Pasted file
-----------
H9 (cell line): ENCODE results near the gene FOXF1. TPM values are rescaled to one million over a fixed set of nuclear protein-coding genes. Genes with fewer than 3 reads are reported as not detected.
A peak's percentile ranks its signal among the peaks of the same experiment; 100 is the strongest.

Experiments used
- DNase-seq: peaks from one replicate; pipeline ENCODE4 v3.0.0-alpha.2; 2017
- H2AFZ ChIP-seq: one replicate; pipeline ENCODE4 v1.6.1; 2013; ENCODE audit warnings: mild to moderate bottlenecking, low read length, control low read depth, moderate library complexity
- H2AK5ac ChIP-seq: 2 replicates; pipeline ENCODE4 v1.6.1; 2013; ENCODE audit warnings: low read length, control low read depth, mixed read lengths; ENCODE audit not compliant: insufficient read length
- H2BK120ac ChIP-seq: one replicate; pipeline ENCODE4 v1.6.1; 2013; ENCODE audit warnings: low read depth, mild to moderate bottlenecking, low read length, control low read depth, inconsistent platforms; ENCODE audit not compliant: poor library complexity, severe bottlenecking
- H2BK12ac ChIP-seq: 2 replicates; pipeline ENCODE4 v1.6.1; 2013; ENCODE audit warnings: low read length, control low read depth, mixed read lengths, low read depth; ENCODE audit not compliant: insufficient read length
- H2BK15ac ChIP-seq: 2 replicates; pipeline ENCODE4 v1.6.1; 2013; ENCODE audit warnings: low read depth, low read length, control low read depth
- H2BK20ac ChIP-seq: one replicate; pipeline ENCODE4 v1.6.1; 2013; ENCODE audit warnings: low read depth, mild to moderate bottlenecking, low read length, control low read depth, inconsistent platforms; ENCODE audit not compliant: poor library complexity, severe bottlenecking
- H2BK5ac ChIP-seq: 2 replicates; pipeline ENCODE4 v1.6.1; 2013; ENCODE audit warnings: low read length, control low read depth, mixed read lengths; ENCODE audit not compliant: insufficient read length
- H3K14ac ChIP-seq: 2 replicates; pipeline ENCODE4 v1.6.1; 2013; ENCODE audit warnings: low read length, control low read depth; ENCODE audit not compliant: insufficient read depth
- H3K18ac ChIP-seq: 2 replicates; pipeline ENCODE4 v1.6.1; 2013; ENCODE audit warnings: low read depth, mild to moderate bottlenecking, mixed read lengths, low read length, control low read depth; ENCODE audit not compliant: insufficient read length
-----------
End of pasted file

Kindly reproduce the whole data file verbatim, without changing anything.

H9 (cell line): ENCODE results near the gene FOXF1. TPM values are rescaled to one million over a fixed set of nuclear protein-coding genes. Genes with fewer than 3 reads are reported as not detected.
A peak's percentile ranks its signal among the peaks of the same experiment; 100 is the strongest.

Experiments used
- DNase-seq: peaks from one replicate; pipeline ENCODE4 v3.0.0-alpha.2; 2017
- H2AFZ ChIP-seq: one replicate; pipeline ENCODE4 v1.6.1; 2013; ENCODE audit warnings: mild to moderate bottlenecking, low read length, control low read depth, moderate library complexity
- H2AK5ac ChIP-seq: 2 replicates; pipeline ENCODE4 v1.6.1; 2013; ENCODE audit warnings: low read length, control low read depth, mixed read lengths; ENCODE audit not compliant: insufficient read length
- H2BK120ac ChIP-seq: one replicate; pipeline ENCODE4 v1.6.1; 2013; ENCODE audit warnings: low read depth, mild to moderate bottlenecking, low read length, control low read depth, inconsistent platforms; ENCODE audit not compliant: poor library complexity, severe bottlenecking
- H2BK12ac ChIP-seq: 2 replicates; pipeline ENCODE4 v1.6.1; 2013; ENCODE audit warnings: low read length, control low read depth, mixed read lengths, low read depth; ENCODE audit not compliant: insufficient read length
- H2BK15ac ChIP-seq: 2 replicates; pipeline ENCODE4 v1.6.1; 2013; ENCODE audit warnings: low read depth, low read length, control low read depth
- H2BK20ac ChIP-seq: one replicate; pipeline ENCODE4 v1.6.1; 2013; ENCODE audit warnings: low read depth, mild to moderate bottlenecking, low read length, control low read depth, inconsistent platforms; ENCODE audit not compliant: poor library complexity, severe bottlenecking
- H2BK5ac ChIP-seq: 2 replicates; pipeline ENCODE4 v1.6.1; 2013; ENCODE audit warnings: low read length, control low read depth, mixed read lengths; ENCODE audit not compliant: insufficient read length
- H3K14ac ChIP-seq: 2 replicates; pipeline ENCODE4 v1.6.1; 2013; ENCODE audit warnings: low read length, control low read depth; ENCODE audit not compliant: insufficient read depth
- H3K18ac ChIP-seq: 2 replicates; pipeline ENCODE4 v1.6.1; 2013; ENCODE audit warnings: low read depth, mild to moderate bottlenecking, mixed read lengths, low read length, control low read depth; ENCODE audit not compliant: insufficient read length